If you’ve ever been around a construction site, you may be familiar with the high-pitched beeping or hissing noises coming from the work zone.
Those sounds come from backup alarms that alert workers to pay attention because a vehicle is reversing within the construction site. According to the United States Bureau of Labor Statistics, from 2003 to 2010, there were 962 workers who were killed at construction sites and nearly half of these deaths resulted from a vehicle or mobile equipment striking a worker. The large size of many construction vehicles and the large blind spots created by their size is a major part of this hazard.
In response to this long standing and recognized hazard on construction sites, the California Occupational Safety & Health Administration (Cal OSHA) requires that construction vehicles are fitted with backup alarms in order to reduce collisions between workers and these large vehicles, which unfortunately, are not rare in the construction industry.
“A significant fraction of fatal injuries at construction sites are due to workers being struck by a vehicle when it’s backing up,” says Ralph Sbragia, Construction Safety Manager for the Purple Line Extension Project. “Backup alarms are very important because workers are familiar with that sound and they know that it means they need to watch out for vehicles that may be coming their way.”
To properly serve its purpose and comply with state and federal laws, backup alarms are designed to be heard over other noises on a construction site (including local traffic) and in order to convey urgency to the workers, but the traditional high-pitched sound can be disruptive, even annoying, especially at night because this sound tends to carry long distances away from the worksite.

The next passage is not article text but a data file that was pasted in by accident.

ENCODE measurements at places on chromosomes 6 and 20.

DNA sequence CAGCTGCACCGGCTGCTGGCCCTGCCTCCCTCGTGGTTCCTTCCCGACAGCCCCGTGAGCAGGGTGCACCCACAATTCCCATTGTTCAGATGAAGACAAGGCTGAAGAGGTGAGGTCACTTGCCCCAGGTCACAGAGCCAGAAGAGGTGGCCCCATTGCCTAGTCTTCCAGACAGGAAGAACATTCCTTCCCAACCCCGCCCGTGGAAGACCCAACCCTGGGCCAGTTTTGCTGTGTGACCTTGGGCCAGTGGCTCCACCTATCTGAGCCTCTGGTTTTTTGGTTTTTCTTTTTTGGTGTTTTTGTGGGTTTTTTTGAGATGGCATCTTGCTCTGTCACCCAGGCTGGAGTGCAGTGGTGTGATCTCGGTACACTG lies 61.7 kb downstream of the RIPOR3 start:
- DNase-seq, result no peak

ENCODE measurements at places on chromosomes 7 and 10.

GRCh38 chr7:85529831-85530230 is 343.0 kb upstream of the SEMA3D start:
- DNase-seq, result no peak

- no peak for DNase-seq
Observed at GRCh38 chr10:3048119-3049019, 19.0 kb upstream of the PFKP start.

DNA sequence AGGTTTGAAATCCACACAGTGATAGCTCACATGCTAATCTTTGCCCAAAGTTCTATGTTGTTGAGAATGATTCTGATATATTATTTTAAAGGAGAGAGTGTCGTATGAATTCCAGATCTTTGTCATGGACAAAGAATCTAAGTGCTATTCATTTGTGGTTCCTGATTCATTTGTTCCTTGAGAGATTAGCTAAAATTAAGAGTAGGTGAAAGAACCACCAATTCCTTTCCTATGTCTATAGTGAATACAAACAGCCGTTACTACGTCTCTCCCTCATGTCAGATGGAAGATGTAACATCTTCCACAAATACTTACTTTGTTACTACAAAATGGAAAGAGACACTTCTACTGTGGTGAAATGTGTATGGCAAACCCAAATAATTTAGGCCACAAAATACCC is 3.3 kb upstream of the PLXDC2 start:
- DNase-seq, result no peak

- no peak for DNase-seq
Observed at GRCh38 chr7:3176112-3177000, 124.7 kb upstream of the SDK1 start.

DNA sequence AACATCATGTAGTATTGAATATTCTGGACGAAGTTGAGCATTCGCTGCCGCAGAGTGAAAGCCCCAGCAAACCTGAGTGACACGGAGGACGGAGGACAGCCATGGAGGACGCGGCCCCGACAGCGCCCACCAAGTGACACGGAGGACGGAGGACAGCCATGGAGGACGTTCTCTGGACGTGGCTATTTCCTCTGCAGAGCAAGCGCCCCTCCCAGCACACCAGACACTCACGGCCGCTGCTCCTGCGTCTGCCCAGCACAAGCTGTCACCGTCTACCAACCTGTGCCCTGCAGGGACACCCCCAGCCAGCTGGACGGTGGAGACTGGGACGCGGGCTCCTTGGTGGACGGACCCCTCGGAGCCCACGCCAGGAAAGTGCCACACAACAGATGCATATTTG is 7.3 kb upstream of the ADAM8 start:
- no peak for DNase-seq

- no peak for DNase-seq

This has led to the development of low-impact alarms, which mimic the sound of a quacking duck. These alarms use a broad band of sound frequencies rather than traditional single frequency devices, which makes the sound more tolerable and causes it to not carry great distances.
Metro Purple Line Extension Project is working with contractors and subcontractors to ensure that all trucks are fitted with these low-impact alarms for all night work. If a truck that will be used during night work is not properly fitted with the low-impact alarms, inspectors will immediately escort the vehicle off Metro’s project site. Metro also continues to ensure that noise mitigation efforts like sound blankets and sound walls are being properly used.
Safety is always a priority during the construction of the Metro Purple Line Extension, but we also strive to be considerate neighbors and continue to work with the community while maintaining a safe work area.